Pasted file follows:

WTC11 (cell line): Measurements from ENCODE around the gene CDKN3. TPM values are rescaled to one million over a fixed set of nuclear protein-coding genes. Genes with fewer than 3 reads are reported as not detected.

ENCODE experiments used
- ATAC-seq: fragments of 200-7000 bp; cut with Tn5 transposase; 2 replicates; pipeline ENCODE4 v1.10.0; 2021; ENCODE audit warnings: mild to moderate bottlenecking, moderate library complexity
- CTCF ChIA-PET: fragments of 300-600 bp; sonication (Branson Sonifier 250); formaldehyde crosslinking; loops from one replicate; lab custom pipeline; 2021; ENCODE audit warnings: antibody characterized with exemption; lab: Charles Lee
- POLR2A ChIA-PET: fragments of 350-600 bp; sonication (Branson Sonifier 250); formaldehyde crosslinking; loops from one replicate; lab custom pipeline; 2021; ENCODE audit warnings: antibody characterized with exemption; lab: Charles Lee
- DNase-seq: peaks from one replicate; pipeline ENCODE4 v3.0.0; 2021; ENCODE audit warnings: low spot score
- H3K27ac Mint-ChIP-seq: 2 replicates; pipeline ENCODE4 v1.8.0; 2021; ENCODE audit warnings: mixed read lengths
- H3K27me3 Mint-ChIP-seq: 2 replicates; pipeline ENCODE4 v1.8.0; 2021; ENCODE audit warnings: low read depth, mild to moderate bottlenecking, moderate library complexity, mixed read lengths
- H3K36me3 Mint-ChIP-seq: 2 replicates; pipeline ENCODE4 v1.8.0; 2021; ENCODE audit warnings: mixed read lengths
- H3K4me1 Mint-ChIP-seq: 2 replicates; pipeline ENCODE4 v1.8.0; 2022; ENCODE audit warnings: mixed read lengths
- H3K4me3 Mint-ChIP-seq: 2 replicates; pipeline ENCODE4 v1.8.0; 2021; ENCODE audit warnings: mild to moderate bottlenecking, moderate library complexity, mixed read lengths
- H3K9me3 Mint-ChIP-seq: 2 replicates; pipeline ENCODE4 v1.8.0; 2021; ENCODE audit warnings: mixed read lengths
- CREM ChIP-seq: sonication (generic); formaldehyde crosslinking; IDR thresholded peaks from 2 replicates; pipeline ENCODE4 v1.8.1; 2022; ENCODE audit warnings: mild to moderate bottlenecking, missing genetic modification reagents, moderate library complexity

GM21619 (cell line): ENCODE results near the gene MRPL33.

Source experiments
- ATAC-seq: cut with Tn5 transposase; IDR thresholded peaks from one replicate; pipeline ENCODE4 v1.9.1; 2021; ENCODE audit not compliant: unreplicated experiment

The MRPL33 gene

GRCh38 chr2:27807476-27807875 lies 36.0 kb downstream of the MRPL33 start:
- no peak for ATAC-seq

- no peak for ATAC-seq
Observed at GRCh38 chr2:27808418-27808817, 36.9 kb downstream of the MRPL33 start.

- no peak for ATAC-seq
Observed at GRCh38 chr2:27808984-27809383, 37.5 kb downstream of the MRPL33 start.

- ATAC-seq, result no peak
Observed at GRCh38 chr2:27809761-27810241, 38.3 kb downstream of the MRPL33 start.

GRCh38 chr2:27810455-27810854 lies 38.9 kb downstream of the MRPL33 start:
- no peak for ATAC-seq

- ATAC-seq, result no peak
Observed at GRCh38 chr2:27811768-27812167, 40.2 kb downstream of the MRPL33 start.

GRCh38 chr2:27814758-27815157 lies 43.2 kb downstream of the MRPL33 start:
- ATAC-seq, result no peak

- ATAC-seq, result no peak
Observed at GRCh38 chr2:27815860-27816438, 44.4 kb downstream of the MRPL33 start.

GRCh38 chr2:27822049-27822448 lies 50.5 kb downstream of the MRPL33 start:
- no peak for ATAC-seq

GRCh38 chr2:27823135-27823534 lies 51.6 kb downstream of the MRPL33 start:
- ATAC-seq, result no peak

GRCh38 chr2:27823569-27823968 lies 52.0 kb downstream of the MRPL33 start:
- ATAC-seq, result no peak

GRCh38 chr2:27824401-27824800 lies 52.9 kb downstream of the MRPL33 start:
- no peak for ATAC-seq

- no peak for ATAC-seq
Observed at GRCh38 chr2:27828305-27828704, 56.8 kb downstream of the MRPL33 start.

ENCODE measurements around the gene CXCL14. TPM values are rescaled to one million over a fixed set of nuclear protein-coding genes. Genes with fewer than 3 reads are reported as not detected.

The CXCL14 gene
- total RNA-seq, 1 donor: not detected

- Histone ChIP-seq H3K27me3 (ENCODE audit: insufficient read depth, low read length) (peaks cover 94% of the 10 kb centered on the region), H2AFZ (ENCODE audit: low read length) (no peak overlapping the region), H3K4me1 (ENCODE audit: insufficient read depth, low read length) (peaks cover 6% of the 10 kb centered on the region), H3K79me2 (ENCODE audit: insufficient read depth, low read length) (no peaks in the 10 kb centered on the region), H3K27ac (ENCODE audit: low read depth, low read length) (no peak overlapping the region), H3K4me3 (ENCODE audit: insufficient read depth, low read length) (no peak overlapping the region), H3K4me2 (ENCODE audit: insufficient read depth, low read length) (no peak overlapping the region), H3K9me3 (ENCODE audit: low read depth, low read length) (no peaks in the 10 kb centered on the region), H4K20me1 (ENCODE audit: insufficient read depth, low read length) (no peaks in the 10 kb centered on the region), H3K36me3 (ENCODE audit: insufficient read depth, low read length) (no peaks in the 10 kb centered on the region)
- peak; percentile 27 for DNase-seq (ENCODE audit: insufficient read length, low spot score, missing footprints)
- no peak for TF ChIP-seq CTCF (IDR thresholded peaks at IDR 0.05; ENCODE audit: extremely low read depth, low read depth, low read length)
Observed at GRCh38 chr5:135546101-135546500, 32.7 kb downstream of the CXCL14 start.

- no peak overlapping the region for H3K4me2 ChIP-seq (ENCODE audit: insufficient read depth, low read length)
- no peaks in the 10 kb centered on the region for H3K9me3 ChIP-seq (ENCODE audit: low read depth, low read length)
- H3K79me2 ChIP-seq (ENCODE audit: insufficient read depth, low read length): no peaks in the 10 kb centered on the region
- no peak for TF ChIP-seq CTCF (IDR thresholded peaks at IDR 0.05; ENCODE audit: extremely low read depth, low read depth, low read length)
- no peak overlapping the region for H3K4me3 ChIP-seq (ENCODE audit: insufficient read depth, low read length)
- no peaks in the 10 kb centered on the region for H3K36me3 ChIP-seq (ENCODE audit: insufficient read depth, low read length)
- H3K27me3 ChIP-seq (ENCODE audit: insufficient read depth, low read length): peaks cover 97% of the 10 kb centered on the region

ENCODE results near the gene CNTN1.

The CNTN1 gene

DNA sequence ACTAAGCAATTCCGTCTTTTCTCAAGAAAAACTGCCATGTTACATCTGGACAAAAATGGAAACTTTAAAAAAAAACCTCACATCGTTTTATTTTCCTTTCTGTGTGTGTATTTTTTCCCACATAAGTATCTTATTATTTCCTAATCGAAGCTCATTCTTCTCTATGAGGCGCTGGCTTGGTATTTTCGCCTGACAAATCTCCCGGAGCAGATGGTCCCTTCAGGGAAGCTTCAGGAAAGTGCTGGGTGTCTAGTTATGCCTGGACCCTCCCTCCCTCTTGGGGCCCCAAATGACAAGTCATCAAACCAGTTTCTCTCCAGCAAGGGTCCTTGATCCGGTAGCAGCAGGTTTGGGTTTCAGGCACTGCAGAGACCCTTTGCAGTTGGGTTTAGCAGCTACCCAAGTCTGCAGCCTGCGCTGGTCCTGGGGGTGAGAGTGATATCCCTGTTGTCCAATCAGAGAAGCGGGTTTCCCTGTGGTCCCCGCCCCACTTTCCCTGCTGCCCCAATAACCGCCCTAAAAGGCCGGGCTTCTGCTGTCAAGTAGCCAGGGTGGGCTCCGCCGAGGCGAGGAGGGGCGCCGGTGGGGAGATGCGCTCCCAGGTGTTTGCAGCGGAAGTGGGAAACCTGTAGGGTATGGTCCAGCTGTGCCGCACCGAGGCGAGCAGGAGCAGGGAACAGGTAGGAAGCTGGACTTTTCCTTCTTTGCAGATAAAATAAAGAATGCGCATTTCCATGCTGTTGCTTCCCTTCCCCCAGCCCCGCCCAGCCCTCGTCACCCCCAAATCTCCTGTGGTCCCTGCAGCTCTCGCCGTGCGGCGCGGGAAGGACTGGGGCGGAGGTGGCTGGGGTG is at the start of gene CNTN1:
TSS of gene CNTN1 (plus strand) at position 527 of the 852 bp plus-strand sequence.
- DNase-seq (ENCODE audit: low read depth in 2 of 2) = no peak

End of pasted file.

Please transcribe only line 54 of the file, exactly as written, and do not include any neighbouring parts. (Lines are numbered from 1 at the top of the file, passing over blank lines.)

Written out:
- no peak for TF ChIP-seq CTCF (IDR thresholded peaks at IDR 0.05; ENCODE audit: extremely low read depth, low read depth, low read length)